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Friday 24 May 2019

€200m lost in gig taxes

State admits failing to levy visiting performers

Sam Smyth

As much as €200m in taxes from international artists appearing in concerts and festivals has been lost to the Exchequer after successive governments failed to implement a double taxation treaty.

Ireland is the only country not to demand tax from visiting rock bands and performers and this can lead to a double loss to the Irish exchequer when the performers are British.

Top Irish bands cannot understand why they pay taxes when touring abroad but the Government does not levy taxes on international artists when they appear in Ireland.

U2 manager Paul McGuinness said the retention tax was levied on touring artists in every other country and Louis Walsh, manager of Boyzone and Westlife, believes it has cost the Exchequer "hundreds of millions". A spokesman for the Department of Finance admitted last night they had not implemented a double taxation treaty on visiting artists that became law 33 years ago.

The spokesman added that the Government had no plans to implement the retention tax for visiting artists in next week's supplementary Budget.

Recent concerts by Tina Turner and Bruce Springsteen grossed around €12m and top international acts will command millions in fees for appearing at festivals like Oxegen and Electric Picnic.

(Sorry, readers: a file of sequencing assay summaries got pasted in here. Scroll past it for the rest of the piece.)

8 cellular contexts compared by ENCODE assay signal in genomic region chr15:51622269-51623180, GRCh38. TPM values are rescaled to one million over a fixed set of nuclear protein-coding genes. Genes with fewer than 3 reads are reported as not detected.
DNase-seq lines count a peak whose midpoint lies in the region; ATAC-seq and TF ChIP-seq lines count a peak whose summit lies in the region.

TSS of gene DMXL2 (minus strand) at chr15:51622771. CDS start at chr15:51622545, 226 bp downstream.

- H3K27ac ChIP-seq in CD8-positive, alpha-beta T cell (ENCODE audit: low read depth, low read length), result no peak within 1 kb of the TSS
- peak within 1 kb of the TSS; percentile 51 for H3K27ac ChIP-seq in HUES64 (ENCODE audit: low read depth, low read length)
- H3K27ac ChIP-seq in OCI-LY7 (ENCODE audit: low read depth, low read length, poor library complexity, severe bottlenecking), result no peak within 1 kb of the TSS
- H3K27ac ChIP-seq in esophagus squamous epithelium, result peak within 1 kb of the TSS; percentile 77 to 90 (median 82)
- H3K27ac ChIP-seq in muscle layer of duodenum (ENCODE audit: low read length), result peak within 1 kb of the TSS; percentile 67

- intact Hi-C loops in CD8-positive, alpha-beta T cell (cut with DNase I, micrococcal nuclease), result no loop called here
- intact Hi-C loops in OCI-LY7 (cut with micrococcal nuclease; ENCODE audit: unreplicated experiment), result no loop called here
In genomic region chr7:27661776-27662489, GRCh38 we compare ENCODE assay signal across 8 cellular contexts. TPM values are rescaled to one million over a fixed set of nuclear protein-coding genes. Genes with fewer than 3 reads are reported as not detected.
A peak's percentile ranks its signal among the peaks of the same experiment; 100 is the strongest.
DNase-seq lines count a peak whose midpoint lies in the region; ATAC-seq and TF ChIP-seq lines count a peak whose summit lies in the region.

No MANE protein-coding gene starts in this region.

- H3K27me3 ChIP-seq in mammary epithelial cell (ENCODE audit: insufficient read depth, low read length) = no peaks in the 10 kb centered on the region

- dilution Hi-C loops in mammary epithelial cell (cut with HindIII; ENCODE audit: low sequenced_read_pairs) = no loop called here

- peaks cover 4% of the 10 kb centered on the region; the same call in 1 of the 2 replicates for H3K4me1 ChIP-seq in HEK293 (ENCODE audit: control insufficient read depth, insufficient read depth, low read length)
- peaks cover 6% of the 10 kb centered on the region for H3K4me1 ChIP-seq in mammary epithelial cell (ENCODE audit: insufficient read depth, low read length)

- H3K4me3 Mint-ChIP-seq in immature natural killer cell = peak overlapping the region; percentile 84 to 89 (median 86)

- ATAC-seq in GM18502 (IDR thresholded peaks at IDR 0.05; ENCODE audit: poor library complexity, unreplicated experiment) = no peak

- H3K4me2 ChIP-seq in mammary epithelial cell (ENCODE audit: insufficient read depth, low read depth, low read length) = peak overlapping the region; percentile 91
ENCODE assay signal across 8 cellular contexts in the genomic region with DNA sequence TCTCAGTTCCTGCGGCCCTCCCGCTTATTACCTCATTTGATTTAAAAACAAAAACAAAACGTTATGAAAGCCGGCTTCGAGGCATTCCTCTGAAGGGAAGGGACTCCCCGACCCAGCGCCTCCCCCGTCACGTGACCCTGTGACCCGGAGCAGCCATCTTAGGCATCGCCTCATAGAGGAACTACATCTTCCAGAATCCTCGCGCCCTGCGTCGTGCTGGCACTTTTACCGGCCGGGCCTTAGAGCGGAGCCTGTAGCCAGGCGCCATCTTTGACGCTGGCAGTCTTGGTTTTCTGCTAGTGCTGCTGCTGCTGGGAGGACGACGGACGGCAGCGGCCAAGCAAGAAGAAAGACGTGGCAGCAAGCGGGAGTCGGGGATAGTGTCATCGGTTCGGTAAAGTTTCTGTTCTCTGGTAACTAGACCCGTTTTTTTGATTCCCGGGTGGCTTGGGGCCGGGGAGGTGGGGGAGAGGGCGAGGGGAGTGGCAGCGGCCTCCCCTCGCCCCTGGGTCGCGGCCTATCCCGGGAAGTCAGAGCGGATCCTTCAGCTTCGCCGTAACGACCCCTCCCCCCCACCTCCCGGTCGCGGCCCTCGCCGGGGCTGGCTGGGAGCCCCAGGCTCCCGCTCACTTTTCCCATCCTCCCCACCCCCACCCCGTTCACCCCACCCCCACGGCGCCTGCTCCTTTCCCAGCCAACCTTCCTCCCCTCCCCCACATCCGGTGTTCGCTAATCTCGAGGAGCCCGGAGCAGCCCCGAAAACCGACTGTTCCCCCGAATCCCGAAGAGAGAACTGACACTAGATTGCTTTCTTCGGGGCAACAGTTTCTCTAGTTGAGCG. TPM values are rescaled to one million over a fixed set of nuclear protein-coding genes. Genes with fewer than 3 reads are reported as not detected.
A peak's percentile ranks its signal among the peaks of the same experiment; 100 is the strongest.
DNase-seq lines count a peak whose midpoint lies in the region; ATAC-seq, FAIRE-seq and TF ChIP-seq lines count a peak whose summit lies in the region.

As U2 prepare for their international tour, manager Paul McGuinness said: "It is normal (for touring bands) to pay tax in every other country in the world."

Nothing

Louis Walsh was a member of the Artiste Management and Agents Association (AMAA) who commissioned a pre-budget submission for then Finance Minister Albert Reynolds in 1979.

Seamus Casey, manager of Joe Dolan and the Drifters at the time, was part of a delegation that met Mr Reynolds.

"Albert said he would look into it," Mr Casey said, "and that was the end of it, nothing was ever done about it."

Another delegation from the AMAA met Bertie Ahern when he was Finance Minister in 1992 to make the same case for the retention tax for visiting artists but again nothing was done.

One experienced promoter said in recent years that the total fees paid to international bands and artists visiting Ireland had grown to some €75m a year.

And after their expenses were paid, if they had to pay the same scale of tax here as they did in the UK, the Irish Exchequer would have benefited by as much as €200m over 15 years.

When Irish bands and performers play in the UK they are taxed by the UK Inland Revenue on their fees under Article 16 of the Ireland/UK Double Taxation Treaty 1976.

They can pay up to 25pc of their fees in the UK and under the treaty some of the tax may be repayable by the Irish Revenue, which means that Ireland loses and the UK benefits.

But because Ireland has not implemented the relevant legislation, foreign performers do not pay similar taxes here -- and this can mean a double loss for the Irish exchequer.

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